The dismemberment of the beneficiary clause (life insurance)– Get a quote in 3 minutes

Update on the consequences of a dismemberment of the beneficiary clause of a life insurance contract, in particular on the tax level.

When signing a life insurance contract, the holder is invited to designate one or more beneficiaries in the event of death, to whom the sums accumulated on this contract will be paid.

It is perfectly possible, from a legal and financial standpoint, to “dismember” this beneficiary clause in favor of a usufructuary on the one hand, and a bare owner on the other.

Dismemberment of the beneficiary clause: the financial consequences

When the beneficiary clause of a life insurance contract is dismembered, the accumulated capital is paid to the usufructuary, who disposes of it freely.

On the death of the usufructuary, the bare owner will have to recover, in full ownership, all of this capital, which can therefore be deducted, duty free, from the estate.

This patrimonial device is particularly useful for securing the future of his spouse without penalizing his children.

Schematic example: Mr. Martin, who has a life insurance contract worth 1,000, dies. This capital of 1,000 is allocated to Ms. Martin in usufruct and to the children of the couple in bare ownership. Ms. Martin will therefore be able to use this capital as she sees fit.

When Mrs Martin dies, the net assets of the estate are 2,500. Her heirs, the children, deduct 1,000 duty free (initial value of life insurance), with inheritance tax not applicable. on the balance (1,500).

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Dismemberment of the beneficiary clause: the tax consequences

As is often the case in matters of inheritance, the tax rules overlap with the civil rules, which complicates the situation somewhat.

On the death of the holder, the sums accumulated on a life insurance contract may in fact be subject to two types of tax deductions. (see our article on inheritance tax and life insurance).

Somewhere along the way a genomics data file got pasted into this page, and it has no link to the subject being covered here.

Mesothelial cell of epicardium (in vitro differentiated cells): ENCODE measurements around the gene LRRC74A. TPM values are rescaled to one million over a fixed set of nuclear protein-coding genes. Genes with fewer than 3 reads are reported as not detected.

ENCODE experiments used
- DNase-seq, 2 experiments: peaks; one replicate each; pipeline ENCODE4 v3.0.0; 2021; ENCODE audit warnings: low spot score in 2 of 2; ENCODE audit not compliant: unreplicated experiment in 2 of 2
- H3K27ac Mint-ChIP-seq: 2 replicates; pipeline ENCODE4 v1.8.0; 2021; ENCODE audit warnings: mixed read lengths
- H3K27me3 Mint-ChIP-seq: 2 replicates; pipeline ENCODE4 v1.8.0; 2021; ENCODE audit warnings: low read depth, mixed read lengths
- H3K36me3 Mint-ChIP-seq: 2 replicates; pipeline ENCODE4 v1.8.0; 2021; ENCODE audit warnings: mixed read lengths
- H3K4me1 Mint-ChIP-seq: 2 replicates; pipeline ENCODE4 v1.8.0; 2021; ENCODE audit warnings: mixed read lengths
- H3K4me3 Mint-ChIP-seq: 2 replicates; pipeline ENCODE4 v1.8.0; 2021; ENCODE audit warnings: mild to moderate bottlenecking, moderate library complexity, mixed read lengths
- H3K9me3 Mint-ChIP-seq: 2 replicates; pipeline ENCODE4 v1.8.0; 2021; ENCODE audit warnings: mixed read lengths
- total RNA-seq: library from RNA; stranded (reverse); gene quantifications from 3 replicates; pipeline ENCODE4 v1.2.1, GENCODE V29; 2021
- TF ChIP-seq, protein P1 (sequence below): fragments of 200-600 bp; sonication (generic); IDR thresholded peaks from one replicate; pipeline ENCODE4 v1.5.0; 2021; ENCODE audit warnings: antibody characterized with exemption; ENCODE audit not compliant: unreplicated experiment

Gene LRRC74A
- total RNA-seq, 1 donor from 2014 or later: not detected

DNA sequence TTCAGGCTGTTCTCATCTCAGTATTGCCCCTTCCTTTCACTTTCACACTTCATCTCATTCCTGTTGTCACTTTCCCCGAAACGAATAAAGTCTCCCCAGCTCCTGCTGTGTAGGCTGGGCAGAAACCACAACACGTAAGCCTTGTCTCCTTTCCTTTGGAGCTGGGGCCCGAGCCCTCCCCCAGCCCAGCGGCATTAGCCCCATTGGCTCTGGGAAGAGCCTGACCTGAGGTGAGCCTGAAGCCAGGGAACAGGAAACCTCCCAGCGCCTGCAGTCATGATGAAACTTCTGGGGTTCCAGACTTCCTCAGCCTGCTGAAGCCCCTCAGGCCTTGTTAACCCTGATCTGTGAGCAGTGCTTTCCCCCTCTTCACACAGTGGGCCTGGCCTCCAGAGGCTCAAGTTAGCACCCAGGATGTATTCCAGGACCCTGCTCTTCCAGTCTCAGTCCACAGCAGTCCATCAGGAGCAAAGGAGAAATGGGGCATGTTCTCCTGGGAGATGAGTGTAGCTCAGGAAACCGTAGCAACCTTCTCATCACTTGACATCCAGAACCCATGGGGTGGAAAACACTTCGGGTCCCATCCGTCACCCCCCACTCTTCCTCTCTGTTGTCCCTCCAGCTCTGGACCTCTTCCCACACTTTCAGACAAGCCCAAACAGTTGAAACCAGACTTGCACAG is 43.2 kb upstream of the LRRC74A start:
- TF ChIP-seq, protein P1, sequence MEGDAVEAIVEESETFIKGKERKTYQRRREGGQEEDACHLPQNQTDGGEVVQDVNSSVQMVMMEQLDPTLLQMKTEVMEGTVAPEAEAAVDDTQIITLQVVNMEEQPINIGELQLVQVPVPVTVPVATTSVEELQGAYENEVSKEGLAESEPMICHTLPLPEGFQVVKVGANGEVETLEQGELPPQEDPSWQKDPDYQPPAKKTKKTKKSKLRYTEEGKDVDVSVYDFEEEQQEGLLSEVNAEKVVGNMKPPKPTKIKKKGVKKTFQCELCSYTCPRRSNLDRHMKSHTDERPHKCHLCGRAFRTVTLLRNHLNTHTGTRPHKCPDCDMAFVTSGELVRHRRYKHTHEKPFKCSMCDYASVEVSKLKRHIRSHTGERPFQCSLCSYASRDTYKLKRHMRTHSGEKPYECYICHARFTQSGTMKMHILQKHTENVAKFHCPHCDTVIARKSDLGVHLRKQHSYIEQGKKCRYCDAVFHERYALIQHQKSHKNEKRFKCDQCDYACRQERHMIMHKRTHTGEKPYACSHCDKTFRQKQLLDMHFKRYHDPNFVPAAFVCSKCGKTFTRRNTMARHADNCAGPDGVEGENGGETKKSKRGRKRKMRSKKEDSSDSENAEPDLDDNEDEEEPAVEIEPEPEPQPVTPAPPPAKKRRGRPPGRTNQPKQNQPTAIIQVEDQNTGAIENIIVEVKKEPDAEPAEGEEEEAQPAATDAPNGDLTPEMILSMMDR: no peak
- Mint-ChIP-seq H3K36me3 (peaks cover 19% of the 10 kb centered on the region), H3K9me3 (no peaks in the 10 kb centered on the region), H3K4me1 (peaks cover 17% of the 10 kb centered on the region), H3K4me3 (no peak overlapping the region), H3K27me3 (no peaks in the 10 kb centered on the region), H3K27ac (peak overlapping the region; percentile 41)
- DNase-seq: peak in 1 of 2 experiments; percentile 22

Classic inheritance tax

Inheritance tax only applies to sums paid by the holder after the age of 70 (and not to interest) on contracts opened after November 20, 1991. And only after an allowance of 30,500 euros, distributed among all beneficiaries.

In this case, when the beneficiary clause is dismembered, the inheritance tax is paid both by the usufructuary and the bare owner in proportion to their respective rights. The respective shares of the usufructuary and bare owners are assessed with the administrative scale and therefore depend on the age of the usufructuary.

In the example above, when Mr. Martin dies, Ms. Martin and the children will therefore pay inheritance tax based on Ms. Martin's age. This will not prevent the children from recovering all of the capital duty-free, as in any dismembered inheritance … By specifying in passing that Ms. Martin will not pay any rights since the surviving spouses are exempt from the “tax package Sarkozy “.

Flat-rate withdrawals

Another tax system applies to sums paid (and interest produced) on contracts signed before November 20, 1991.

The same system applies to premiums paid before the age of 70 and after October 13, 1998 on contracts opened after November 20, 1991.

Principle of this system: the application of flat-rate deductions, after application of an allowance of 152,500 euros per beneficiary, beyond a certain amount.

In this case, in the event of dismemberment of the beneficiary clause, the tax administration considers that the usufructuary and the bare owner are both liable for the lump sum deductions provided for in proportion to their share of the capital paid by the insurer. , calculated according to the administrative scale of usufruct, the allowance being distributed equally on a pro rata basis.

With this clarification that if the usufructuary is the surviving spouse, he will not pay this levy.